Throughout, Pinker maintains a breezy, readable tone full of pop-culture references - which unfortunately becomes infuriating when it's obvious he doesn't know what he's talking about.
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Format: Paperback
Insightful, interesting, and far-reaching. For a book on language, Steven Pinker has a lot of general information to offer, whether psychological, neurological, biological, or otherwise. He explores the idea of whether language is a biological instinct, like reproduction and predation are, albeit a more cerebral instinct than those others. Drawing on evidence from a number of psychologists, neurologists, linguists (namely, Noam Chomsky), and anthropologists, Pinker offers convincing support for the language instinct.
Prior to reading, I was warned that the chapters on descriptive grammar rules were torture, a linguist's overzealous and methodical approach to something that has become a complex science, but I actually really enjoyed those chapters... despite being a little harder to digest than the rest of this well-written book, Pinker's down-to-earth approach gives readers the basics and then branches out on them in a manageable and surprisingly interesting way. And this is what sets his books apart: he writes in an entirely accessible manner and has the talent to keep any reader interested.

Even when tackling the really big questions, Pinker keeps a steady and objective pen. I recommend this book to anyone even remotely interested in just how and why humans learn language: the proposed answers are absolutely fascinating.
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Format: Paperback
For a non-technical and non-orthodox introduction to the origins and characteristics of language this book is excellent. It could be read by anyone who is curious about linguistics as understood by an expert, but whose ideas on the subject are considered somewhat unconventional from the standpoint of modern research in linguistics. Indeed, the very title of this book may raise many an eyebrow from some entrenched schools of modern linguistics. The author though has written a highly interested book here, and after reading it one carries away a deep appreciation of the complexities of language.
Some of more interesting and surprising facts that are discussed in the book include: 1. There has never been a tribe or group discovered that does not use language, and there is no evidence that a particular geographical region has acted as source of language that is spread to groups that previously did not use language. These facts do lend credence to the author's thesis that language is instinctual. 2. The level of industrialization or technology of a society apparently is not correlated with the complexity of the language used by that society. Examples of this are given, such as the Bantu language in Tanzania, whose resemblance to English is compared to the difference between chess and checkers. In addition, the author dispels the myth that individuals in the "lower classes" of society do not speak as eloquently or with as much sophistication as the "middle classes". The Black English Vernacular or BEV is cited as an example, and the author quotes studies that indicate higher frequency of grammatical sentences in working-class speech than in middle-class speech. 3.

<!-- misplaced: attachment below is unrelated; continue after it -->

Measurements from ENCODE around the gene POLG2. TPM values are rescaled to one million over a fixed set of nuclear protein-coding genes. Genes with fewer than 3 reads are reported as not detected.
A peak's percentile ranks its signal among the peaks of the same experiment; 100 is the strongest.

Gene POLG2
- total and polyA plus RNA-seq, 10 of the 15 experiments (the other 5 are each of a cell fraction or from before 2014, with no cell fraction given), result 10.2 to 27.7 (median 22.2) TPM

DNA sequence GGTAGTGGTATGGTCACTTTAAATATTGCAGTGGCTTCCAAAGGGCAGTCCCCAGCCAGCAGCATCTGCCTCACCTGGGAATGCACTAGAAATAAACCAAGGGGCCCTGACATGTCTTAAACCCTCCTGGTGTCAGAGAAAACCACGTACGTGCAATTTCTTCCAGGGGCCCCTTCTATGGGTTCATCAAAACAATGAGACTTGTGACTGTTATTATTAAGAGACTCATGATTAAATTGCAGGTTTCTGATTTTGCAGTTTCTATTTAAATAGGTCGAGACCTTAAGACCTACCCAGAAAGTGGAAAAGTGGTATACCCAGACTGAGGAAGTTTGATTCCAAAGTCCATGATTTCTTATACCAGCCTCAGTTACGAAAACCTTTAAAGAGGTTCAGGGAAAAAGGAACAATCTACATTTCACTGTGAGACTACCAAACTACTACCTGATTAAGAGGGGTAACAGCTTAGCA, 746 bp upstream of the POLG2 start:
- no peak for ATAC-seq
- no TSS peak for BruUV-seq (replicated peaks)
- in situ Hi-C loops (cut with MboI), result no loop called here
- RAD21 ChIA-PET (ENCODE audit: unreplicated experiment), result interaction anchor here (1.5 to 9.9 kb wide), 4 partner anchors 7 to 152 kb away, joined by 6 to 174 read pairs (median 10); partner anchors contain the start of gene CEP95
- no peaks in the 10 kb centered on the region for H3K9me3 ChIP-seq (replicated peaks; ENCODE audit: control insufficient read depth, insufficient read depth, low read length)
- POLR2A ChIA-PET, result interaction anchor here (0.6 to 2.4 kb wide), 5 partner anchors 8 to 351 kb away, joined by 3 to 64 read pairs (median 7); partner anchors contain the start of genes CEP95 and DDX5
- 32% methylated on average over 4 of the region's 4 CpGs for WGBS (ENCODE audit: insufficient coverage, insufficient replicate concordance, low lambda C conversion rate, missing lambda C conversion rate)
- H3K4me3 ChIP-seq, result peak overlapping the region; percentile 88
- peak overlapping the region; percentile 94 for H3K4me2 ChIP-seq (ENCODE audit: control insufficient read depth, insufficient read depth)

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Format: Paperback
Professor Pinker has written an entertaining and easy-to-read book about how the human race comes to have language, apparently based on Noam Chomsky's not-so-entertaining or easy-to-read books, plus some of Prof. Pinker's own observations. He believes language comes out of people by instinct rather than totally as a learned skill. In this regard, he finds infants to be "geniuses" of language in that, for example, they can produce grammatically correct expressions they haven't heard before. To call them geniuses seems to me misusing the term somewhat. If a genius is someone who far exceeds the norm for his age group in some respect, then babies are not geniuses, since almost all seem to have the instinct for language. This minor quibble over terminology is not to dispute that human infants pick up language with great facility, however.
The discussion of how the brain works in the area of language is followed by a discussion of prescriptivist grammar, which Pinker criticizes for being a collection of outmoded and inappropriate rules that in many ways hamper more than help verbal expression. This is like shooting fish in a barrel, of course, since any collection of rules and regulations will eventually be rife with inconsistencies and unnecessary strictures. Taking potshots at grammar rules is like picking on the U.S. tax code or our collection of laws in general. As do many critics of grammar rules, Pinker occasionally employs ridiculous examples that a competent writer or editor would very likely avoid or eliminate entirely with a more efficient phrase or sentence.
When I encounter antiprescriptivists, I always wonder what they would substitute for grammar rules, if anything. They often refer to a "natural" grammar, which is apparently the instinctive process that Pinker finds.